However, under Abdulhamid's autocracy, local governmental democracy flourished, and the empire continued to invest in education and modernisation of the empire.
His autocracy, however bred resentment, which culminated in the Young Turk revolution, starting in 1908, which resulted in severe instability, which Italy took advantage of to seize Libya, and Greece, Bulgaria, Serbia and Montenegro seized the remaining Ottoman territories in Europe.
Even so, the armed forces were modernised, and it took WWI to dismember the empire, and even then the Allies had a hard time, mainly due to underestimation. In Palestine the Ottomans held off a British army ten times its size for three years, and the Gallipoli campaign was also a success, where a young army officer, Mustafa Kemel (Ataturk) made his name.
After the empire was defeated, he was able to muster an army that drove the Allied and Greek forces completely out of Turkey, and abolished the Sultanate which had failed to support him, and proclaimed the modern Turkish Republic.
In the West, the 19th Century is often seen as a period of terminal decline for the Ottomans, which was the perception at the time, is totally inaccurate.
Thanks to the reform movements, the Ottomans were incalculably stronger at the turn of the 20th Century than they were at the turn of the 19th Century.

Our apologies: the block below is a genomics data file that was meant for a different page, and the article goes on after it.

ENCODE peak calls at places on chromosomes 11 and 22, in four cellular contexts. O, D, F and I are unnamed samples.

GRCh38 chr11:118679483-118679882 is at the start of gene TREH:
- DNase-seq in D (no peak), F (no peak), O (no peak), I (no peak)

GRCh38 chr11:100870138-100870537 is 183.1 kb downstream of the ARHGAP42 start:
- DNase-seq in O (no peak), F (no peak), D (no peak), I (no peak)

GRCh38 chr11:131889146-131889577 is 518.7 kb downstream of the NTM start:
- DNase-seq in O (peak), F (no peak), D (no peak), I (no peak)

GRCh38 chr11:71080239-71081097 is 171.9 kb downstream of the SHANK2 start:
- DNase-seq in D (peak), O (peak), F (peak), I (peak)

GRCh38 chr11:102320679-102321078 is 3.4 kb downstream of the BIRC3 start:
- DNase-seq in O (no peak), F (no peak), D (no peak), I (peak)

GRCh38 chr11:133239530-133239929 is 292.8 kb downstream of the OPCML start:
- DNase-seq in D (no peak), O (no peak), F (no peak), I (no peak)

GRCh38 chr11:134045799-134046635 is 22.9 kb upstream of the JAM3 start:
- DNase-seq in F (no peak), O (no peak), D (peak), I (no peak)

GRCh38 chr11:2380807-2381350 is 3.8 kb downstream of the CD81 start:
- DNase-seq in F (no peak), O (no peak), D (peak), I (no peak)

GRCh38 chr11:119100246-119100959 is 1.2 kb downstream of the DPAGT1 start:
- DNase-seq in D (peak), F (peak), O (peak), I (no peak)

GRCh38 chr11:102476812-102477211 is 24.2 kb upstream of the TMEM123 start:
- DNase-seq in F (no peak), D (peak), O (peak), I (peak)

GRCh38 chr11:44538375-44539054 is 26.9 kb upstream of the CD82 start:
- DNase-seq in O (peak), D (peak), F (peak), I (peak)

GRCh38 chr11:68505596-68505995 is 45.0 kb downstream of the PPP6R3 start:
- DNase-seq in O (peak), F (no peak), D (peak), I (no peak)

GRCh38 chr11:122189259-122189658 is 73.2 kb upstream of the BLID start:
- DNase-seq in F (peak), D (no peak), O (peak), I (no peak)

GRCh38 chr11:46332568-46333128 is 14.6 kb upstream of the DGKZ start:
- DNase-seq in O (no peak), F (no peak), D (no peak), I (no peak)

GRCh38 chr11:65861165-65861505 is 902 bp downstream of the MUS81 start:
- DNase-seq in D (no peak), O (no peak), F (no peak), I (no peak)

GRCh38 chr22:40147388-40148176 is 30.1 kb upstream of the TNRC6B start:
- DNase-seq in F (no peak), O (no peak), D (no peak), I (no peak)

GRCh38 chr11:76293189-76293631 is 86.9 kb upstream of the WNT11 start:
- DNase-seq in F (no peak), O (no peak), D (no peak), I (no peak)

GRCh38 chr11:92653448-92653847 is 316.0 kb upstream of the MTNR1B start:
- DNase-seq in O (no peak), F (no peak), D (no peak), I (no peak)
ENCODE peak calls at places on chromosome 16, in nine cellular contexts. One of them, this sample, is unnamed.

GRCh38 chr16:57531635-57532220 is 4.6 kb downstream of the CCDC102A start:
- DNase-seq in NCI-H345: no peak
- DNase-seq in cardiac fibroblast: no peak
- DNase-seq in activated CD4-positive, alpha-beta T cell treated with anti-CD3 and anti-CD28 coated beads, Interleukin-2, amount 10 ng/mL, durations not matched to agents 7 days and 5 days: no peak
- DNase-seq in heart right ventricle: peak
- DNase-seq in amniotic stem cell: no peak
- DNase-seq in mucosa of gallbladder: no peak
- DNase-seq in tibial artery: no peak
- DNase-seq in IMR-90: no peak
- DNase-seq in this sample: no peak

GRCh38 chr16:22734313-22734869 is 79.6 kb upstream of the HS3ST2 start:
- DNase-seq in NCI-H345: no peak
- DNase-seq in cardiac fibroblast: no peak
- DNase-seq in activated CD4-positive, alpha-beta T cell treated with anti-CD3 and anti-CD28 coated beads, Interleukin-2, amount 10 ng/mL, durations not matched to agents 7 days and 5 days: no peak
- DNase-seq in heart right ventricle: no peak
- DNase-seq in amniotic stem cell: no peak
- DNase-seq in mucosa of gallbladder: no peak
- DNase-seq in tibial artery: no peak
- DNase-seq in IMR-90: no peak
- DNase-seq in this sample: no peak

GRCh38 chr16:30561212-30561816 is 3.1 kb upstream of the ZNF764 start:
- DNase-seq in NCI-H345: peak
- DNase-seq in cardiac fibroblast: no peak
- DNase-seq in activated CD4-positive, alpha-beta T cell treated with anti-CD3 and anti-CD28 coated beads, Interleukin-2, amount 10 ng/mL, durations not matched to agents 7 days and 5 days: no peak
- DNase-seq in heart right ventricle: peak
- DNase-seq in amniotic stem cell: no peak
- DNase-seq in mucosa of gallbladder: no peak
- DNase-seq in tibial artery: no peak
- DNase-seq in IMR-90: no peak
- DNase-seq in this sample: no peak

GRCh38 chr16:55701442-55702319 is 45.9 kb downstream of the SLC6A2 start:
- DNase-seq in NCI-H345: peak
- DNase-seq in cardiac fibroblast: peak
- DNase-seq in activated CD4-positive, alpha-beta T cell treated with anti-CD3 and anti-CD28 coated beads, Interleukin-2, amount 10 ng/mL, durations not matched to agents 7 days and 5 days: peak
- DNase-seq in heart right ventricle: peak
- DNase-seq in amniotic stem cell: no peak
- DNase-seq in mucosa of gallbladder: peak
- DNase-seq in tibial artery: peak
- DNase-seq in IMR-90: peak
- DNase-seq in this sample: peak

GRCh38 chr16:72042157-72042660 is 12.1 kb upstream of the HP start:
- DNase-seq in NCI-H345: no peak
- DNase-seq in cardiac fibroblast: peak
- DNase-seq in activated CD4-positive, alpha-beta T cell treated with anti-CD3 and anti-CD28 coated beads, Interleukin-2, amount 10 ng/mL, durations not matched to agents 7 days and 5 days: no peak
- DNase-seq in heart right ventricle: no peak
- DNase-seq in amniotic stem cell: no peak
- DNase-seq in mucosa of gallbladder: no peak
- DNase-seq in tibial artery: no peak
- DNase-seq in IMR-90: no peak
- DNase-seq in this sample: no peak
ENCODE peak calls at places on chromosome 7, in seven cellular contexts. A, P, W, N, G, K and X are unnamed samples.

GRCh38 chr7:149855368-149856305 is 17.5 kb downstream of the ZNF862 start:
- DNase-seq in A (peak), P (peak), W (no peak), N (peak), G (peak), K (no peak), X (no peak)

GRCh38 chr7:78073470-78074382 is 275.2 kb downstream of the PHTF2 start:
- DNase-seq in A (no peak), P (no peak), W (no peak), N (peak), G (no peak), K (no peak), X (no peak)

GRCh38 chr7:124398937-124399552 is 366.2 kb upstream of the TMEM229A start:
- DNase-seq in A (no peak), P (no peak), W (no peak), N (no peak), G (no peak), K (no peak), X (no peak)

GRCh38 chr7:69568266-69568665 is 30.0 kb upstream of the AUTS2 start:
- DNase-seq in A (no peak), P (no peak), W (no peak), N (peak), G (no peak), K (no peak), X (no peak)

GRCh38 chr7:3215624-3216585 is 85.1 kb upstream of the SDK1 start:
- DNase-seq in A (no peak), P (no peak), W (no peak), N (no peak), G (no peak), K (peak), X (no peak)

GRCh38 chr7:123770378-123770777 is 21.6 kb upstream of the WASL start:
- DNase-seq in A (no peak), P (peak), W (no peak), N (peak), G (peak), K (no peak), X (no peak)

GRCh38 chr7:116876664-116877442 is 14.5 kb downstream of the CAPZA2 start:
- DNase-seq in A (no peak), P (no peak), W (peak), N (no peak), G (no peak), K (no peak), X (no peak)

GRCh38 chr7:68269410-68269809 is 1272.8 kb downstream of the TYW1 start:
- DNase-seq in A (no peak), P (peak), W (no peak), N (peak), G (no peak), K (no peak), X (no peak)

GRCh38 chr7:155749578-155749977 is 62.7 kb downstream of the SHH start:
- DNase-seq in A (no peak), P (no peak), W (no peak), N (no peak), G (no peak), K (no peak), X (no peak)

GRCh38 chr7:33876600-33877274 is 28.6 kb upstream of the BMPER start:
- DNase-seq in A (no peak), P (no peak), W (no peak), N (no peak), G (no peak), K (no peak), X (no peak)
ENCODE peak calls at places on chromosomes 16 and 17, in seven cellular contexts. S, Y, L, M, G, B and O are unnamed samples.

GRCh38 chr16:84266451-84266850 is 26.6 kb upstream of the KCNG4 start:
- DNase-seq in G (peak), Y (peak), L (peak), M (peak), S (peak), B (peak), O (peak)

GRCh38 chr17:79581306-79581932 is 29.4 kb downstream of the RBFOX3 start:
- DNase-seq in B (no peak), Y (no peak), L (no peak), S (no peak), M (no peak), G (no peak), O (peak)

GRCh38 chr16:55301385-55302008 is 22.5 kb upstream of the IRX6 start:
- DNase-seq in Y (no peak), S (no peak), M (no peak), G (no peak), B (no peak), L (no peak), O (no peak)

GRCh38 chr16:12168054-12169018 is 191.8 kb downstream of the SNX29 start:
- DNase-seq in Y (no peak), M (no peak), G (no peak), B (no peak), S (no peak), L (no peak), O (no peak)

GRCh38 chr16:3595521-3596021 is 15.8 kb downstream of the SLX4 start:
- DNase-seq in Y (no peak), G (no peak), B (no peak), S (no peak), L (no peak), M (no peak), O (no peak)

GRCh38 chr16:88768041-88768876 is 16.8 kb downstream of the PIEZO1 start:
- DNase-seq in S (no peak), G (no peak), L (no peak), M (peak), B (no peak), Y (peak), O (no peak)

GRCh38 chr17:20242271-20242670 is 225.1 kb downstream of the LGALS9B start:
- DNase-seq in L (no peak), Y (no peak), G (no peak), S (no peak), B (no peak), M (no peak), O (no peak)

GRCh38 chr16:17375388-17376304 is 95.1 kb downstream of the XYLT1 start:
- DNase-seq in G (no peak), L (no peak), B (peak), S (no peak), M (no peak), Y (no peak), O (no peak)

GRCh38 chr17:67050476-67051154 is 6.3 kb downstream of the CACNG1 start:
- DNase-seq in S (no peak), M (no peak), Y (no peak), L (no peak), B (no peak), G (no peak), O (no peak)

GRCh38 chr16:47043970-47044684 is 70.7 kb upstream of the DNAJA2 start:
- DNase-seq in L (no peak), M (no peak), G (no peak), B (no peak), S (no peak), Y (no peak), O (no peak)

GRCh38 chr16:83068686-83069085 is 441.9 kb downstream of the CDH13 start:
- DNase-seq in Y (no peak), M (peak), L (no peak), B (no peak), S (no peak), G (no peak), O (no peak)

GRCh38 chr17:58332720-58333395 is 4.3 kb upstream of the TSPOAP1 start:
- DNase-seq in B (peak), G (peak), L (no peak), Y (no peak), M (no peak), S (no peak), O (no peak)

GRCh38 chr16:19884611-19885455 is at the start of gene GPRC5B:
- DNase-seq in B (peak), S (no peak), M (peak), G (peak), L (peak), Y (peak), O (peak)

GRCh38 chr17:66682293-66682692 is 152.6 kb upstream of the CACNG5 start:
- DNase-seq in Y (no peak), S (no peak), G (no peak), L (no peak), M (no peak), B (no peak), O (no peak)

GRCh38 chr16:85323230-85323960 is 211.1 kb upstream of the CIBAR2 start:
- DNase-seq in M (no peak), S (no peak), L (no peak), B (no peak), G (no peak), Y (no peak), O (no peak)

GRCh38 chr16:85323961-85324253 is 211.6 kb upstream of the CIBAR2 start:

The Hatt-i-Humayun was an Ottoman declaration passed in 1856 in order to end the Dhimmi Status of Non-Muslims in the Ottoman Empire, mostly at the prodding of the British and French Empires. While the Dhimmi Status was certainly a critical part of Islamic Law and Islamic Society through most of Islamic History (600s to 1800s), the Dhimmi Status was eventually abolished in the mid-1800s by the Ottoman Caliph. In 1839, as part of the Tanzimat…
As the Eurasian peoples moved towards and into the Empire, The Romans could not match them in numbers, and started recruiting them into its army. While this stabilised the situation initially, the inevitable happened and the now-Gothic army took over in the Western Empire. The Eastern Empire was able to reform itself and continued on.
There has been two constitutions.First 1876-1878, sultan closed the Parliament using Otto-Rus War at that time. Second in 1908. The first was formed by sultan to satisfy the European reform and Turkish intellectual demands, the second was force-formed by Turkish intellectuals called 'Ittihat ve Terakki Cemiyeti'. The goals are easy to find out. The Muslim population in Ottoman Empire which these people belonged were mostly uneducated. Literacy was 3%. The empire was falling. All the…